The Button Factory hosts community folktales, anecdotes and music

Photo by Diane Olivia Taylor

Presented by the Baden Storytellers’ Guild, Stories Aloud is an event hosted at Button Factory Arts the second Friday of every month from Sept until June.

These nights are intended to showcase the medium of traditional oral storytelling, encouraging audience members to participate and share their own tales if they feel inspired to do so.

The atmosphere at Button Factory is warm and inviting, complete with an inescapable coziness that makes it feel like you’re stepping into someone’s home, as opposed to a quirky community art centre.

On May 12, I had the opportunity to sit in the Stories Aloud evening. It was quickly apparent that these nights are popular with a crowd who attends them regularly, many of them addressing each other by name.

The facilitators endeavor to make every person feel welcome however, so after brief introductions from newcomers, everyone seemed to be completely comfortable.

Five stories were read before the intermission, each one entirely different from the last.

With a diverse range in content and style, the women who shared these pieces were clearly well versed in their craft.The break was initiated with casual conversation and everyone milling around the room with mugs of apple cider.

Anecdotes were my favourite story of choice, adding a level of depth and closeness between the speakers and the audience. 

The intimacy that could be felt from the event was inescapable, the small size of the group worked in favour of this, and encouraged a level of relaxation that made the night more enjoyable.

Talking to the people there shed light on how much storytelling means to them and how they’ve truly integrated it into their lives.

The passion amongst them was palpable — from Judy Caulfield, who used storytelling extensively throughout her career as a teacher.

Mary McCullum Baldasaro, who has performed in various schools, libraries and festivals.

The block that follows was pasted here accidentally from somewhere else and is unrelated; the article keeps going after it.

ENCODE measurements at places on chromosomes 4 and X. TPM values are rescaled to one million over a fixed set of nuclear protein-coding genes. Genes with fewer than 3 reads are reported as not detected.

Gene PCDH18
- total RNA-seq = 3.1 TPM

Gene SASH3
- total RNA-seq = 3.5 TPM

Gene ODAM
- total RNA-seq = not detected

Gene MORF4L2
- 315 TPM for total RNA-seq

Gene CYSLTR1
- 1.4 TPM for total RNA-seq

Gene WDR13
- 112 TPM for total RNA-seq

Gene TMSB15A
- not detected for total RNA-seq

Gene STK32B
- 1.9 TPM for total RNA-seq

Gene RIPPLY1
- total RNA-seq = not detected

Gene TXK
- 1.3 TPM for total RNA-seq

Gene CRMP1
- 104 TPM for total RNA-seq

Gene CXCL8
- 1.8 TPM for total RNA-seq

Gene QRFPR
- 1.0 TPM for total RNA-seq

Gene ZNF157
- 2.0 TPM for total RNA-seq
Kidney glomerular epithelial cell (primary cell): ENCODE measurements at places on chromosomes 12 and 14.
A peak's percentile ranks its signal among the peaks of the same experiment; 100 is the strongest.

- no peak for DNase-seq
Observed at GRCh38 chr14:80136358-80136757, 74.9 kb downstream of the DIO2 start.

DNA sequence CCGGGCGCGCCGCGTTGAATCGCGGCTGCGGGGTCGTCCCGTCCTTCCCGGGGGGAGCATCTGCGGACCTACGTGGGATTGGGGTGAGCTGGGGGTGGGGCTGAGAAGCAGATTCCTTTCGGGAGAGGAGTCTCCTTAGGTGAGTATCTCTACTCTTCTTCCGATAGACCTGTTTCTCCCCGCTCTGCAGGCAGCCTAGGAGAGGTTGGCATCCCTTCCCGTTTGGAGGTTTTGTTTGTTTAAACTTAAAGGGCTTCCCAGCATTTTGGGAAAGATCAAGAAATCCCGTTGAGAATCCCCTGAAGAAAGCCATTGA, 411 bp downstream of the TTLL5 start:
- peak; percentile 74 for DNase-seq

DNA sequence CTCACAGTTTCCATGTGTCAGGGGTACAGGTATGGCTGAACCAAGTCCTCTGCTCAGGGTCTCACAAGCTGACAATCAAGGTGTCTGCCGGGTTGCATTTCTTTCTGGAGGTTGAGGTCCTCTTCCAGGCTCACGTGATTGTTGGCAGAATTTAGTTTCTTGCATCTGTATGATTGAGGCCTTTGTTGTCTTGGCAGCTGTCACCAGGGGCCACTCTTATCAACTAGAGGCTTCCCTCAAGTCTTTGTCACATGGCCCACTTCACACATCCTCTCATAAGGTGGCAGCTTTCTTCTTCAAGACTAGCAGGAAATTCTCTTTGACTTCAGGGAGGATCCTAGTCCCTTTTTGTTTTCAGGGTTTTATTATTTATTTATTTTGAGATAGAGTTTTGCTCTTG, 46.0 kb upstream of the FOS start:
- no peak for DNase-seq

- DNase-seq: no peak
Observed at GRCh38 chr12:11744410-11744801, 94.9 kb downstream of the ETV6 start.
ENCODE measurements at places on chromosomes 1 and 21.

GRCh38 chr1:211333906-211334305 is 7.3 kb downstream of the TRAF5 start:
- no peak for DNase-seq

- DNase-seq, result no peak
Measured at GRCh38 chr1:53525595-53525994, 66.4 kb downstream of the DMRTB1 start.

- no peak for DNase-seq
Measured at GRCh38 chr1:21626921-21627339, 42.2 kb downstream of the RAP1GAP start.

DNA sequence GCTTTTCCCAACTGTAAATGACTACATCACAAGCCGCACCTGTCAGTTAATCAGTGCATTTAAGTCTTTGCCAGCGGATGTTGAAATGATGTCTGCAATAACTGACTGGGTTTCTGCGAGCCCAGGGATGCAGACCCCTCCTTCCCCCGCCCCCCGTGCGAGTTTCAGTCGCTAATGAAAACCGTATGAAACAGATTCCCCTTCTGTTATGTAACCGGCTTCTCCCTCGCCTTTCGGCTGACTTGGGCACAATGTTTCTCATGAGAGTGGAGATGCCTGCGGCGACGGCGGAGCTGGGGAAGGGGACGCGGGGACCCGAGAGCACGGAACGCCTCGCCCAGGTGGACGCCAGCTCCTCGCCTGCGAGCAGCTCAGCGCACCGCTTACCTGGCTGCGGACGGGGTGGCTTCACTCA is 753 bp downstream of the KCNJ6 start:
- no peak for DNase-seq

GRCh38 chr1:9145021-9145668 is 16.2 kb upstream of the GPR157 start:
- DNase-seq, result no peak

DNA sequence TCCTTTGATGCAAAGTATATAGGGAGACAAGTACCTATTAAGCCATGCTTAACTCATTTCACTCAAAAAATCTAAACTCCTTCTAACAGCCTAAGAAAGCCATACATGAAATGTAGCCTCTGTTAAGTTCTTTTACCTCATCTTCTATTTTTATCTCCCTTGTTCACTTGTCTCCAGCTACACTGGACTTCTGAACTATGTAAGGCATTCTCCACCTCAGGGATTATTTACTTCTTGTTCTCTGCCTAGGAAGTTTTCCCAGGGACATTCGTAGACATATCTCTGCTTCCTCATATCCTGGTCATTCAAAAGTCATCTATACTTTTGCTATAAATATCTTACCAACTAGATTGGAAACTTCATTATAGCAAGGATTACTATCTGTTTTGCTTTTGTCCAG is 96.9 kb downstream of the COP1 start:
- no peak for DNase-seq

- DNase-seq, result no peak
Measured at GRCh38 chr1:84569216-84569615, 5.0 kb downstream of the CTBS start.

Commencing the second half of the evening led into song, an upbeat way of focalizing a story through the style of music, mixing up the styles in which each performance was led.

Anecdotes were my favourite story of choice, adding a level of depth and closeness between the speakers and the audience.

Carolyn Wilker shared heartfelt stories from her childhood about her father, proving that there is an immense amount of courage and talent involved in storytelling — specifically when sharing the ones closest to you.

Every speaker had their own unique element and story to bring to the table, highlighting different stories that I likely would not have known about or heard outside of that room.

This was an aspect which many of the attendees there seemed to thrive on, as there was no telling what story could be told next.

The night capped off with self proclaimed “storyteller addict” Neil, who was one of my personal favourites to watch and listen to.

The way he spoke was so natural and content that it felt like he wasn’t even on a stage in front of a microphone.

Both funny and intriguing, he held the group’s attention in a way that seemed effortless.

Creating an atmosphere that feels like it’s taking place in someone’s living room isn’t an easy feat, but Stories Aloud accomplished just that.

It was an enjoyable, unique session that promoted complete inclusiveness and encouragement, allowing newcomers to feel welcomed and eager to return.

Storytelling is an artform that deserves attention, something which Button Factory Arts houses quite well.

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